There are the days when my blond haired baby of two delights in drawing large red permanent circles on the walls of the hallway. There are the days when she decides she does not care for the meal I have served and shares it with the tile flooring. There are the days when she shakes her head in frustration because I will not give her what she wants. THEN there are the days when she is my darling brown eyed girl. It is times like these that make being a mother so very worthwhile; the days you know you are in the right place, at the right time, with the right little one. It is when her eyes sparkle with joy at your tickling and she asks, “Gen!” and you tickle her again. It is times like tonight when I sing to her and she stares at me with those big beautiful eyes just listening and then rolls them back as she laughs at me and says, “Momma!” She is learning what it is to be funny. She is learning that she is unique and wonderful and God’s precious gift to me – even on those hard days. But what I am learning is that the delight I feel in her personality truly awakening is the same I felt with my first – that this small character will someday be as bold or daring or quiet or subdued (doubtful there though) as she wishes to be. This, my little brown eyed girl, is as unique and wonderful as Eve on the day of her creation. What a marvel to be a part of it and to watch her unfold! As the baby in her leaves and the little girl emerges, may it please the Lord that I should be able to see it and appreciate each and every moment. I love you my brown eyed girl!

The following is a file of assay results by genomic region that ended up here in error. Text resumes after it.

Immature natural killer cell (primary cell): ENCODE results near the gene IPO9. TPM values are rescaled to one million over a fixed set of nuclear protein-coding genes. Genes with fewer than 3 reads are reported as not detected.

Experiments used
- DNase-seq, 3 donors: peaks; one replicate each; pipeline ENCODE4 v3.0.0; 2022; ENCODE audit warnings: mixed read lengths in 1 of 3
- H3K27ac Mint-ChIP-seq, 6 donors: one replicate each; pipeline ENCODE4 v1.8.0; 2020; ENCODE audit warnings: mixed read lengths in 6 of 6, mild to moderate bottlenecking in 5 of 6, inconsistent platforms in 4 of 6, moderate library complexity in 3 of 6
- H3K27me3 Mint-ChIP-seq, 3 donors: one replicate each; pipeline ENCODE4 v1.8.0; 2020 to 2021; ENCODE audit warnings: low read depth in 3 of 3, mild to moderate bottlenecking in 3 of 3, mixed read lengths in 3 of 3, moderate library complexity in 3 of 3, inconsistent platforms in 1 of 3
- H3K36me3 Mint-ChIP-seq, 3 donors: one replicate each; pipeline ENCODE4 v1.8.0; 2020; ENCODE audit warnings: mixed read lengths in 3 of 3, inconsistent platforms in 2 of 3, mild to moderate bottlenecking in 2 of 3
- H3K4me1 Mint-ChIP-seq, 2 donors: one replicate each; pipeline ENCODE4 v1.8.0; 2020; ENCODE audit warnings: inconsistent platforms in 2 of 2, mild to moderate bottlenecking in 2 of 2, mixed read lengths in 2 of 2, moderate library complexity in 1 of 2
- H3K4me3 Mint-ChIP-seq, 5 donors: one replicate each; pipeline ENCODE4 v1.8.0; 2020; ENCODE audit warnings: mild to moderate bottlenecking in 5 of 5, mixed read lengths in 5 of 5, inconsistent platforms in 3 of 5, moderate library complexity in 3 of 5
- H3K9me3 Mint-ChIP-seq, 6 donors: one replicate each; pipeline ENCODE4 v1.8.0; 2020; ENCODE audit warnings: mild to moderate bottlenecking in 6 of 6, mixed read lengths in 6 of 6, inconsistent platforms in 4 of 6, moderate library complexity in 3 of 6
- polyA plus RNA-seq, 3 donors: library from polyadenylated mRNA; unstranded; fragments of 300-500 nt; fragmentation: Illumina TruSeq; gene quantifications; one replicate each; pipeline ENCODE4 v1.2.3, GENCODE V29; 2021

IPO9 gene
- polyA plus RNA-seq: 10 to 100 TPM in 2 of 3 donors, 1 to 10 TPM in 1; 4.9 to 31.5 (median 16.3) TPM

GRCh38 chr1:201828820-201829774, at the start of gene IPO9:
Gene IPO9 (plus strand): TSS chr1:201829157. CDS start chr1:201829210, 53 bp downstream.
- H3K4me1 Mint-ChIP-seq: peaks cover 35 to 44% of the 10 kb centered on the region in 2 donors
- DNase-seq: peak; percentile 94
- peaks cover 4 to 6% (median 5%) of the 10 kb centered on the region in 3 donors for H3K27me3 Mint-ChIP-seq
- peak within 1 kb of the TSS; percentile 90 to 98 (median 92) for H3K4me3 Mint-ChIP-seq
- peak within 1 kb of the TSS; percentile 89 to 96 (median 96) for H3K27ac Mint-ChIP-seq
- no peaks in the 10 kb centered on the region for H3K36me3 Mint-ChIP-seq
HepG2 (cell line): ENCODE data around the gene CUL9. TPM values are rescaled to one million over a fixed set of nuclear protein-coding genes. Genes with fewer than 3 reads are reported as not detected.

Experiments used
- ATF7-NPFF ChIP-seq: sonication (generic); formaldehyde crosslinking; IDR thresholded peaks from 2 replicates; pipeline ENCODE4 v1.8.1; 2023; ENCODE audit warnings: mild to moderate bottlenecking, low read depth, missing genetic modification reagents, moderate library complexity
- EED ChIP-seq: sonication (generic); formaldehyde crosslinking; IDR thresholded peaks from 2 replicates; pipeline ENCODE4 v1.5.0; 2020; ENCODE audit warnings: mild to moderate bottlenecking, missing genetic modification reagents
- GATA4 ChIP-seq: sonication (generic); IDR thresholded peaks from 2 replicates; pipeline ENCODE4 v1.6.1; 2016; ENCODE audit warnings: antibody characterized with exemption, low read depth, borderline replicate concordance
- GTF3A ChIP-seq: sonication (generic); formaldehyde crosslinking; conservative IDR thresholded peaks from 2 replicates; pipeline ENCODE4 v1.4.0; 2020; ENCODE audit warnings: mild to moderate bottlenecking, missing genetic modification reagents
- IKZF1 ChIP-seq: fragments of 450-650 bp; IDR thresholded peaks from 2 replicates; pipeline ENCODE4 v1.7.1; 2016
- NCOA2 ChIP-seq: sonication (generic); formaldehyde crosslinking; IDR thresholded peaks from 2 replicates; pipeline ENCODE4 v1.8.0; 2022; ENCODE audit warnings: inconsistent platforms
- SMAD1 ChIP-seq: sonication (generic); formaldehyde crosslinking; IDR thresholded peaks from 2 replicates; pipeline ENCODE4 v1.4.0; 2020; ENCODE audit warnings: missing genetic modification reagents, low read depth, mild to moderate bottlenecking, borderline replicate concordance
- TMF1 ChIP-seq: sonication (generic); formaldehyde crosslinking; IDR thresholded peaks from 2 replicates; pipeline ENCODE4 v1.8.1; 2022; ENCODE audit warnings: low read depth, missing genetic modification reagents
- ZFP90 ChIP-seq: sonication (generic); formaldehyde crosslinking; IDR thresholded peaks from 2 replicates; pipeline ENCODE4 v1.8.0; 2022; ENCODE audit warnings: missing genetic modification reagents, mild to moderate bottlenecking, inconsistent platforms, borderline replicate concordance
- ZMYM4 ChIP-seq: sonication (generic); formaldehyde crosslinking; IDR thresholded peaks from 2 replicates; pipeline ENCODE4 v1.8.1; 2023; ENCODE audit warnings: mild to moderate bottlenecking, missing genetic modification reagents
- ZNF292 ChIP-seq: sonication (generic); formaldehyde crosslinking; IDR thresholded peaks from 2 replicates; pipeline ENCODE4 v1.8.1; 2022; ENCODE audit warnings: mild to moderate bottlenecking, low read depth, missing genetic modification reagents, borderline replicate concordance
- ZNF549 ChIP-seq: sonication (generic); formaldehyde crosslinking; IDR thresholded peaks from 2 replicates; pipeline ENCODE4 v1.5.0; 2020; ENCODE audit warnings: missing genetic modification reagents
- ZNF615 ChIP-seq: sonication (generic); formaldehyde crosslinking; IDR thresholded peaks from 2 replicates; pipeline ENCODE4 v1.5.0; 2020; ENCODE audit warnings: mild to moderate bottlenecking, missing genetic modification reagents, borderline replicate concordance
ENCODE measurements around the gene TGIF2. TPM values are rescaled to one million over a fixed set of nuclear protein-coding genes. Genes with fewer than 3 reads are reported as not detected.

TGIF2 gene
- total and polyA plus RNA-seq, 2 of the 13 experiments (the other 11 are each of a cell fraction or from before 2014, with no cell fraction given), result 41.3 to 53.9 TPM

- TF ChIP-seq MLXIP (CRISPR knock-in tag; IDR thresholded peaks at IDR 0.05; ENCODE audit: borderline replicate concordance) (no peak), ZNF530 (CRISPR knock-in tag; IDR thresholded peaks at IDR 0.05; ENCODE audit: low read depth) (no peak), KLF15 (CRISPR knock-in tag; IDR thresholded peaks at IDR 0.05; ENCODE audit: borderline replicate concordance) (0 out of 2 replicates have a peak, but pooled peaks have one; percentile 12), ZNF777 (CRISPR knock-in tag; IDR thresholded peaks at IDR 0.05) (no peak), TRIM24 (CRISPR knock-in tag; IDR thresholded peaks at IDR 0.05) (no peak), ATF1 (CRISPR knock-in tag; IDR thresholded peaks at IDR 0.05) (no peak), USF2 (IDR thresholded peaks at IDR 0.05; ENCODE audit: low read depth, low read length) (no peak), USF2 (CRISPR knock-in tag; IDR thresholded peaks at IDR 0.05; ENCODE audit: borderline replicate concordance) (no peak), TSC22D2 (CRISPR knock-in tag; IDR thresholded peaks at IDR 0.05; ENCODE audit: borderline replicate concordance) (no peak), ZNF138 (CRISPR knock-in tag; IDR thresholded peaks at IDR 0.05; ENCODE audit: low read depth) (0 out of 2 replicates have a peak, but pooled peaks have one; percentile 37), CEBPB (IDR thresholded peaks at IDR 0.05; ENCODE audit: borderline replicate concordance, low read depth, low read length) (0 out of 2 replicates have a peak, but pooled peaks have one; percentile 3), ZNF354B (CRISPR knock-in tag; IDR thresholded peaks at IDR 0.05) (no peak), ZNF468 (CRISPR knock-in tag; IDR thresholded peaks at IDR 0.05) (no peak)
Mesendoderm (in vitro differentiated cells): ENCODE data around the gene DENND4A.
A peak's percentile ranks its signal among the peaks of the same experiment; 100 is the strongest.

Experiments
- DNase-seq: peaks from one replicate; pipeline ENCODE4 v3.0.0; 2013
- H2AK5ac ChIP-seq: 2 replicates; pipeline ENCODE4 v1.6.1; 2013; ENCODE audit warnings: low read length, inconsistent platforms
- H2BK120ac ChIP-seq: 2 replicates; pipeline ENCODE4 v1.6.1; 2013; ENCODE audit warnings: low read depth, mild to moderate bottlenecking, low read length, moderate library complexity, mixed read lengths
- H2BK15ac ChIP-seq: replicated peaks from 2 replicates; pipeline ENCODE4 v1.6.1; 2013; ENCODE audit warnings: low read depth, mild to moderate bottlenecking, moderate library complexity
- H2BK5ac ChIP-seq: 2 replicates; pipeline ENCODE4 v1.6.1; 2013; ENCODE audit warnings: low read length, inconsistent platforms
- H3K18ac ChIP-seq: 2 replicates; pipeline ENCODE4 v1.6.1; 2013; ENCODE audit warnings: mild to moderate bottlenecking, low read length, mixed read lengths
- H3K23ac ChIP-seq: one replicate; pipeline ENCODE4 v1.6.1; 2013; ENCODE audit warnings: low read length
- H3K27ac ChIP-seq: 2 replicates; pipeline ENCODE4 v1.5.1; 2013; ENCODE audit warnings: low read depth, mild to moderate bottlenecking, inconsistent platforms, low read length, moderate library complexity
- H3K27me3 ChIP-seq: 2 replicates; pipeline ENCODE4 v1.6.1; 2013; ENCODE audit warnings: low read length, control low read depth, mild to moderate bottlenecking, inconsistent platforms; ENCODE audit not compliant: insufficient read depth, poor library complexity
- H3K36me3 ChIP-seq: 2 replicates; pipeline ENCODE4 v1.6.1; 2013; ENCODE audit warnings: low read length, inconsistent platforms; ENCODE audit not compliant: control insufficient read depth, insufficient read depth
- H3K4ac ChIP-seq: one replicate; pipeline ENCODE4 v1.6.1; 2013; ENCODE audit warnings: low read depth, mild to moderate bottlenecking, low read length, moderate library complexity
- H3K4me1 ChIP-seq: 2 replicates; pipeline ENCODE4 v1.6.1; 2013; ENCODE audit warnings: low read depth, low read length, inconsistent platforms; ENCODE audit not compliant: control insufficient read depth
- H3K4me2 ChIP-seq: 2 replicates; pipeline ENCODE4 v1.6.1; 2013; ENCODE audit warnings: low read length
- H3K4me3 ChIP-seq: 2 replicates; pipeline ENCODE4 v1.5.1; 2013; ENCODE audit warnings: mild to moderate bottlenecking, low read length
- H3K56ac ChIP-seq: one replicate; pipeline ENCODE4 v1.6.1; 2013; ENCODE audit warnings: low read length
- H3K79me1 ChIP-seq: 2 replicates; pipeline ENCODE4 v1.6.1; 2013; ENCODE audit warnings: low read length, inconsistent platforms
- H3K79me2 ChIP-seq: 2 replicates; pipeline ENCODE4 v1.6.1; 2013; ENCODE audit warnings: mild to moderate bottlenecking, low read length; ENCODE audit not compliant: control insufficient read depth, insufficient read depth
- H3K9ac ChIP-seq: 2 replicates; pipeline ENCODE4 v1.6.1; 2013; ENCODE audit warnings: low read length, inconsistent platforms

Warmly,
Kate

Wednesday, January 05, 2005

British finds of lovely scope...